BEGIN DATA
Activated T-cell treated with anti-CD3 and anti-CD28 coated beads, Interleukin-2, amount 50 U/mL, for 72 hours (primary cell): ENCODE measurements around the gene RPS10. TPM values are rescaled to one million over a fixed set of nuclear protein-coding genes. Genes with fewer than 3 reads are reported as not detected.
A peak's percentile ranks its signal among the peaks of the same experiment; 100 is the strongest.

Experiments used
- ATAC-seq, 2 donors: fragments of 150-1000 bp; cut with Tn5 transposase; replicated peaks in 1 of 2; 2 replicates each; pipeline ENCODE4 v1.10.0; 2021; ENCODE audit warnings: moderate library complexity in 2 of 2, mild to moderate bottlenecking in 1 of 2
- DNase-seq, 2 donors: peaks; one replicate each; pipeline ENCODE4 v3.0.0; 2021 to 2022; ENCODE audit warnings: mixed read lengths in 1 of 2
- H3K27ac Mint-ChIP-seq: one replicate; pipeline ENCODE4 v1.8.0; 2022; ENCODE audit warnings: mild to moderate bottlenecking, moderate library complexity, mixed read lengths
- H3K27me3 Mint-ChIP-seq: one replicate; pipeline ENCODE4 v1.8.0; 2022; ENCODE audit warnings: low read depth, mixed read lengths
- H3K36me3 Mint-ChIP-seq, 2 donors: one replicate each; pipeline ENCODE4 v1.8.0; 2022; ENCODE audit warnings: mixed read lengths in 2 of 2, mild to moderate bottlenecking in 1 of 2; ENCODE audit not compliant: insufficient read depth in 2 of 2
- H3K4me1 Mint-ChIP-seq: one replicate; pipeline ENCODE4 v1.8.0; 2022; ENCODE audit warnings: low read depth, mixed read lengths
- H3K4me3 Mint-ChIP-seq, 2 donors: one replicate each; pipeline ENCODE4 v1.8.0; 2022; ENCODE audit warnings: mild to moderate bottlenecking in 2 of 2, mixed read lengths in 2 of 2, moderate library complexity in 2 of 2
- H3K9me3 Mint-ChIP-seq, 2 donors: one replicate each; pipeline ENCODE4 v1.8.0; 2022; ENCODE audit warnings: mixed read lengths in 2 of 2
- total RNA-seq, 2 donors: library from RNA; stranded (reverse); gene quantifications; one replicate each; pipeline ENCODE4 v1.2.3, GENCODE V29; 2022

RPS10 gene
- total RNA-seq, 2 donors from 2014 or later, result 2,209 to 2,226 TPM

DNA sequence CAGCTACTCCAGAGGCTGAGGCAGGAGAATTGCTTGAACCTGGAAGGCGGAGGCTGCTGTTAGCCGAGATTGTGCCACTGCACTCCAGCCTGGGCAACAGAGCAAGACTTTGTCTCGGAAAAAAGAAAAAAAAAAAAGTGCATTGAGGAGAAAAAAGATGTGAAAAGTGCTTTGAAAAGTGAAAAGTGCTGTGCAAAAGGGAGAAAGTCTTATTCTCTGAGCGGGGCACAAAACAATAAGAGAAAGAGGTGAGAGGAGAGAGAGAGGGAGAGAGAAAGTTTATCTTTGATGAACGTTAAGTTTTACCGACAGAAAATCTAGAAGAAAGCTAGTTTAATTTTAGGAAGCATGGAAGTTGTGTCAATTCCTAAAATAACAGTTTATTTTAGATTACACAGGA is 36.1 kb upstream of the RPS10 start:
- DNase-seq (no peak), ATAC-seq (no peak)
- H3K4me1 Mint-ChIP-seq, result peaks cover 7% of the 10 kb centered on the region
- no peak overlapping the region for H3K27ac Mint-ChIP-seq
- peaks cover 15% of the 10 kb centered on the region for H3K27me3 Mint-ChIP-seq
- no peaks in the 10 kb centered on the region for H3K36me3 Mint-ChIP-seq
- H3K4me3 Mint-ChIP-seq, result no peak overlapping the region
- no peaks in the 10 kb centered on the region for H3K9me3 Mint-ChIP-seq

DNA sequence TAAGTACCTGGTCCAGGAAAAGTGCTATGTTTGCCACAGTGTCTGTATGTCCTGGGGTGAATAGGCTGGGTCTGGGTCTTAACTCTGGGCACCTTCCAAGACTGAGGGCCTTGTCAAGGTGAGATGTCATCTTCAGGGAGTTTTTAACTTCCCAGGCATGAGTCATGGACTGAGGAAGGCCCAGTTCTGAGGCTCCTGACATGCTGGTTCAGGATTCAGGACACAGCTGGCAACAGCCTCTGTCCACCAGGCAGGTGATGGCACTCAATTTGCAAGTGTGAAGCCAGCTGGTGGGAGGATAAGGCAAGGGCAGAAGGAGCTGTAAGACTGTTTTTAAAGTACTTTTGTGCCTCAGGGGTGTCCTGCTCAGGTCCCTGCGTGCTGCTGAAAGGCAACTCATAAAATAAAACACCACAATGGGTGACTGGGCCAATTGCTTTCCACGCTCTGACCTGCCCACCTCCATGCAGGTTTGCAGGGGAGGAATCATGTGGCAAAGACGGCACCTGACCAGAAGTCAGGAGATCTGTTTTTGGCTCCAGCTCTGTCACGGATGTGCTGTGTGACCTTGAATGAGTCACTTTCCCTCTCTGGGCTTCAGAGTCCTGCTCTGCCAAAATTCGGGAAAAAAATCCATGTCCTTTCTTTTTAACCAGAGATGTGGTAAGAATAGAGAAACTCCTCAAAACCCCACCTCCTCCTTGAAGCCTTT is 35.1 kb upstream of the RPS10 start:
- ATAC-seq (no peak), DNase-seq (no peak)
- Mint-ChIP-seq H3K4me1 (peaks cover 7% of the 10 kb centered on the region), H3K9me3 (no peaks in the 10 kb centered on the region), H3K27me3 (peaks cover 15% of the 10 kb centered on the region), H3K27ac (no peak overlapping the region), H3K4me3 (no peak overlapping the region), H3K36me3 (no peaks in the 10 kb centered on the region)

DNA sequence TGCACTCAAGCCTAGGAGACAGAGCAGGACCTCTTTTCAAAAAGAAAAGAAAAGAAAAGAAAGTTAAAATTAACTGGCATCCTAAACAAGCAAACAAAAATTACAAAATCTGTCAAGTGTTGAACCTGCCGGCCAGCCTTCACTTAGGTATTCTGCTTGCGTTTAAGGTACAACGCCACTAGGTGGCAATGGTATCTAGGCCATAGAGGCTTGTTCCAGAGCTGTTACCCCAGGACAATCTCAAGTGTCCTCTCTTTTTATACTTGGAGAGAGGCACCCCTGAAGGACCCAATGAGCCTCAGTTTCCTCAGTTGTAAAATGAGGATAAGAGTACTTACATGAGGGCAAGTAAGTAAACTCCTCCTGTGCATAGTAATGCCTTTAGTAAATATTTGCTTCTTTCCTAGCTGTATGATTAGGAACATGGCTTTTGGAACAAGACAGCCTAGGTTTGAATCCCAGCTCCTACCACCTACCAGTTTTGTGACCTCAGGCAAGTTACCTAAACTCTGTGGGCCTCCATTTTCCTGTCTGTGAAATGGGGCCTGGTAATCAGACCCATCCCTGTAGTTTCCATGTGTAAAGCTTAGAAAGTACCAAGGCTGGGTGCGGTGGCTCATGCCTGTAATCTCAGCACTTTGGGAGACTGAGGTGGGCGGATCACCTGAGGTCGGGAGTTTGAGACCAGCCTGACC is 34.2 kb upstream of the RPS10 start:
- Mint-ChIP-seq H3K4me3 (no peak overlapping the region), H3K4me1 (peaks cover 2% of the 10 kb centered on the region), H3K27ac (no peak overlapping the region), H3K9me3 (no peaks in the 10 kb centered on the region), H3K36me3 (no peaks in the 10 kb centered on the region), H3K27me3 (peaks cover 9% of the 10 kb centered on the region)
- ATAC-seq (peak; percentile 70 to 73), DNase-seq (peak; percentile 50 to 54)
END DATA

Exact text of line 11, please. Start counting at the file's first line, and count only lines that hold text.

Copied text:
- H3K9me3 Mint-ChIP-seq, 2 donors: one replicate each; pipeline ENCODE4 v1.8.0; 2022; ENCODE audit warnings: mixed read lengths in 2 of 2